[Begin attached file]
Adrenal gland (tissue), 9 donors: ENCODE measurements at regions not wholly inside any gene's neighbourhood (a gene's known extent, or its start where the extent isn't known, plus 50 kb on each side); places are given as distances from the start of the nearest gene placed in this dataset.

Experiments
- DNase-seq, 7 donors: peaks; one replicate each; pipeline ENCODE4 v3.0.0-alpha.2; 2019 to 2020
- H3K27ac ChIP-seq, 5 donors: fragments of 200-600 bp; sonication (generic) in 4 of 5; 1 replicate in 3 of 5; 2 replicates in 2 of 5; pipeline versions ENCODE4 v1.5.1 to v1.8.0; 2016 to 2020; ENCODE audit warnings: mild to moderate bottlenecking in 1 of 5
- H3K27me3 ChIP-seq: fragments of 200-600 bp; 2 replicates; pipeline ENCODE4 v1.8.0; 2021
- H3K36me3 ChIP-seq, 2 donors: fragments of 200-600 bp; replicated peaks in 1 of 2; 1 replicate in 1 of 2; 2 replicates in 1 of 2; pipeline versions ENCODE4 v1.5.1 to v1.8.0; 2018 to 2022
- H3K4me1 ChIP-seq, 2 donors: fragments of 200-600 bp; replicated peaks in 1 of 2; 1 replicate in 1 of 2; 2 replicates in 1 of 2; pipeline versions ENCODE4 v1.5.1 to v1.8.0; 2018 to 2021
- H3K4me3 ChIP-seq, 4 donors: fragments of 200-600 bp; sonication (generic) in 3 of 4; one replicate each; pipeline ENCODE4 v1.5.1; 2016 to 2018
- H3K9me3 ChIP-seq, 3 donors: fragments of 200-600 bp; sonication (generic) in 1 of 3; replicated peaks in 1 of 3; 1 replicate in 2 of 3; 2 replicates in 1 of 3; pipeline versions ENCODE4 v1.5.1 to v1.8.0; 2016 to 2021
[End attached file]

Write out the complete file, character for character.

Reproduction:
Adrenal gland (tissue), 9 donors: ENCODE measurements at regions not wholly inside any gene's neighbourhood (a gene's known extent, or its start where the extent isn't known, plus 50 kb on each side); places are given as distances from the start of the nearest gene placed in this dataset.

Experiments
- DNase-seq, 7 donors: peaks; one replicate each; pipeline ENCODE4 v3.0.0-alpha.2; 2019 to 2020
- H3K27ac ChIP-seq, 5 donors: fragments of 200-600 bp; sonication (generic) in 4 of 5; 1 replicate in 3 of 5; 2 replicates in 2 of 5; pipeline versions ENCODE4 v1.5.1 to v1.8.0; 2016 to 2020; ENCODE audit warnings: mild to moderate bottlenecking in 1 of 5
- H3K27me3 ChIP-seq: fragments of 200-600 bp; 2 replicates; pipeline ENCODE4 v1.8.0; 2021
- H3K36me3 ChIP-seq, 2 donors: fragments of 200-600 bp; replicated peaks in 1 of 2; 1 replicate in 1 of 2; 2 replicates in 1 of 2; pipeline versions ENCODE4 v1.5.1 to v1.8.0; 2018 to 2022
- H3K4me1 ChIP-seq, 2 donors: fragments of 200-600 bp; replicated peaks in 1 of 2; 1 replicate in 1 of 2; 2 replicates in 1 of 2; pipeline versions ENCODE4 v1.5.1 to v1.8.0; 2018 to 2021
- H3K4me3 ChIP-seq, 4 donors: fragments of 200-600 bp; sonication (generic) in 3 of 4; one replicate each; pipeline ENCODE4 v1.5.1; 2016 to 2018
- H3K9me3 ChIP-seq, 3 donors: fragments of 200-600 bp; sonication (generic) in 1 of 3; replicated peaks in 1 of 3; 1 replicate in 2 of 3; 2 replicates in 1 of 3; pipeline versions ENCODE4 v1.5.1 to v1.8.0; 2016 to 2021